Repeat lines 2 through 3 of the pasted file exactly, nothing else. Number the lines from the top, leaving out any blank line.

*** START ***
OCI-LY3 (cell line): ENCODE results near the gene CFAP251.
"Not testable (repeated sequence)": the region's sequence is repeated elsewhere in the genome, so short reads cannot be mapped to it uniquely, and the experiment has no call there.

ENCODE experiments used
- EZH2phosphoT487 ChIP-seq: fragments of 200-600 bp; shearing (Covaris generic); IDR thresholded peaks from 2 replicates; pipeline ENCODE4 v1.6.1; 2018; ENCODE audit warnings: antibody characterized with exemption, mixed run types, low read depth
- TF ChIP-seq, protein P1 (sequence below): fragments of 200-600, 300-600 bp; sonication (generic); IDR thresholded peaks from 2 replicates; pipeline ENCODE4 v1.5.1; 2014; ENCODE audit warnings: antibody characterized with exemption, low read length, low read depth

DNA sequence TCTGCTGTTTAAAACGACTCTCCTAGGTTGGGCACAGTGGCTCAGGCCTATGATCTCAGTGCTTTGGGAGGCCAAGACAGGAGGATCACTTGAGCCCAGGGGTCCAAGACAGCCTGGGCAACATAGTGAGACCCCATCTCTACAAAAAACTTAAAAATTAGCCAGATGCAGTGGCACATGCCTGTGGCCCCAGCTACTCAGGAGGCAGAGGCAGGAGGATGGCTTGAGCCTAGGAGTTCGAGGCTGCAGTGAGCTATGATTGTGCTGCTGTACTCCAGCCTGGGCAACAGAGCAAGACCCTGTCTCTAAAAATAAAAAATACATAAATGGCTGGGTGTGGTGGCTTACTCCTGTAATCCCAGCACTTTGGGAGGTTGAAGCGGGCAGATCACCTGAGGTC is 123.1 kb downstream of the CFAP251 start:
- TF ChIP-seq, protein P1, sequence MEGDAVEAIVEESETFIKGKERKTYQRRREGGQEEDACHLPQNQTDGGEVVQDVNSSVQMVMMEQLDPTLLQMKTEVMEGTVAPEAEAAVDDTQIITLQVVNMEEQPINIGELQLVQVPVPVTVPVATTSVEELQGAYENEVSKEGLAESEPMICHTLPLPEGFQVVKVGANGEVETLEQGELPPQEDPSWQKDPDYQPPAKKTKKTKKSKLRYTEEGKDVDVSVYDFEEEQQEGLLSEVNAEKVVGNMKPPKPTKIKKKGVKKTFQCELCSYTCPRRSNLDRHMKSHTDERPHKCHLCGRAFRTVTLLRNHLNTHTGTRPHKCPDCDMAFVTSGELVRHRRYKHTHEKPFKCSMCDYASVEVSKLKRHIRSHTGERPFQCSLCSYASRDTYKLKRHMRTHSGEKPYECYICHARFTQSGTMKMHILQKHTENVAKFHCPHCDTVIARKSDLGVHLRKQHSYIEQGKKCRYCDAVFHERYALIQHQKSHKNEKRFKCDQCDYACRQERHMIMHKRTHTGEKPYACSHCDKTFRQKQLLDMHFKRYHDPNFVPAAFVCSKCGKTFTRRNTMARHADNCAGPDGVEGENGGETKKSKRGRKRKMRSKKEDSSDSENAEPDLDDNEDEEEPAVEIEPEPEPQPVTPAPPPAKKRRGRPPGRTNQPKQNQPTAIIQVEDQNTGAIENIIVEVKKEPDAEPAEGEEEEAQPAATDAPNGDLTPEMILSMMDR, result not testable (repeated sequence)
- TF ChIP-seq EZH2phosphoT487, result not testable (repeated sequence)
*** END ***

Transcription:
"Not testable (repeated sequence)": the region's sequence is repeated elsewhere in the genome, so short reads cannot be mapped to it uniquely, and the experiment has no call there.

ENCODE experiments used